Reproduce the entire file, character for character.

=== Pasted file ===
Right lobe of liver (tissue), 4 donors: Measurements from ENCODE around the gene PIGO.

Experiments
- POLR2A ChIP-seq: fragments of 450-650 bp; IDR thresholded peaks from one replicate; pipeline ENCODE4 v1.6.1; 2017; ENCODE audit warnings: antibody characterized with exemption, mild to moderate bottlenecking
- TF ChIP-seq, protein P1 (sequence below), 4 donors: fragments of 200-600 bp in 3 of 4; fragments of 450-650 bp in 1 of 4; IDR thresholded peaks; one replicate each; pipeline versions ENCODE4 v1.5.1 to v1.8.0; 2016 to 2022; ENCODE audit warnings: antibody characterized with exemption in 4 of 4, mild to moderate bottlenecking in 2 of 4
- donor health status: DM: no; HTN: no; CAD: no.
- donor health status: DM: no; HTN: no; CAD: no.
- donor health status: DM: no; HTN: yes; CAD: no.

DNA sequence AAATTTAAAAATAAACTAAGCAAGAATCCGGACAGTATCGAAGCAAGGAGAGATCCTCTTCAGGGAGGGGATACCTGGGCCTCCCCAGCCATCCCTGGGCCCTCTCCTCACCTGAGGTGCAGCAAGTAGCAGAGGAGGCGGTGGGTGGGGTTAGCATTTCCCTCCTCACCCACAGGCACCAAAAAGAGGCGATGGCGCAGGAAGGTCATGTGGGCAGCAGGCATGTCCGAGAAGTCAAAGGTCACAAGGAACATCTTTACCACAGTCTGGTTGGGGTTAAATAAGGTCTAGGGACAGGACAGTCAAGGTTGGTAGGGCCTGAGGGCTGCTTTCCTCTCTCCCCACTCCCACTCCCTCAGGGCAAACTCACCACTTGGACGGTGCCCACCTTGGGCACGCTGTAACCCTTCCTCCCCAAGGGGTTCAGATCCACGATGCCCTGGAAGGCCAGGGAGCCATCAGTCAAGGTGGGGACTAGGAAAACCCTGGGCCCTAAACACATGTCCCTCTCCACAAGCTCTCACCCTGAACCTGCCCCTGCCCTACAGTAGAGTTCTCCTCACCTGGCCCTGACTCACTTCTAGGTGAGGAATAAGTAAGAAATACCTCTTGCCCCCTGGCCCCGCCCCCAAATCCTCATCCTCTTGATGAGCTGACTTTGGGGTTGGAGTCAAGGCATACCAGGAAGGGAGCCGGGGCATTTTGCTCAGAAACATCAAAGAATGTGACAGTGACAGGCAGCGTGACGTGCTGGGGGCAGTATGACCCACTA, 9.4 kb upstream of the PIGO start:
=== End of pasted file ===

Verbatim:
Right lobe of liver (tissue), 4 donors: Measurements from ENCODE around the gene PIGO.

Experiments
- POLR2A ChIP-seq: fragments of 450-650 bp; IDR thresholded peaks from one replicate; pipeline ENCODE4 v1.6.1; 2017; ENCODE audit warnings: antibody characterized with exemption, mild to moderate bottlenecking
- TF ChIP-seq, protein P1 (sequence below), 4 donors: fragments of 200-600 bp in 3 of 4; fragments of 450-650 bp in 1 of 4; IDR thresholded peaks; one replicate each; pipeline versions ENCODE4 v1.5.1 to v1.8.0; 2016 to 2022; ENCODE audit warnings: antibody characterized with exemption in 4 of 4, mild to moderate bottlenecking in 2 of 4
- donor health status: DM: no; HTN: no; CAD: no.
- donor health status: DM: no; HTN: no; CAD: no.
- donor health status: DM: no; HTN: yes; CAD: no.

DNA sequence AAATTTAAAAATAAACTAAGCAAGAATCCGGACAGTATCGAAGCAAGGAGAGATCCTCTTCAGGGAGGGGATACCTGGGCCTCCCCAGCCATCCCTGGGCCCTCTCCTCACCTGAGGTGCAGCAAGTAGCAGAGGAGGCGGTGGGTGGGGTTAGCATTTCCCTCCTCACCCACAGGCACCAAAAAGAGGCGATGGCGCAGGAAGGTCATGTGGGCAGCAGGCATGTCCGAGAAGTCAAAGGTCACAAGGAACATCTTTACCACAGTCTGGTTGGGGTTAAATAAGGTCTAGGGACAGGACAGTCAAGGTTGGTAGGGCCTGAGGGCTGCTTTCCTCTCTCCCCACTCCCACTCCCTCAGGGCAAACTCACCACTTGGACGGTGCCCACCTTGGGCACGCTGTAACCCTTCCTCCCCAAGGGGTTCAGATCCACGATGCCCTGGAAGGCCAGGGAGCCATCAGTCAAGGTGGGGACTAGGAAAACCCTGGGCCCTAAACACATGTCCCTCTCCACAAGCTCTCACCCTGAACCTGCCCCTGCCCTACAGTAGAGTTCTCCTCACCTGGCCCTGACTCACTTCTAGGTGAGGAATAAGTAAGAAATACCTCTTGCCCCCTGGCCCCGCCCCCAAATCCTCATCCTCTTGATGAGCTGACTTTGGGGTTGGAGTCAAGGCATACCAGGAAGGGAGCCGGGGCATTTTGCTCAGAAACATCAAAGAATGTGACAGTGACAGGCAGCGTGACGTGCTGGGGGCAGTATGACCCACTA, 9.4 kb upstream of the PIGO start: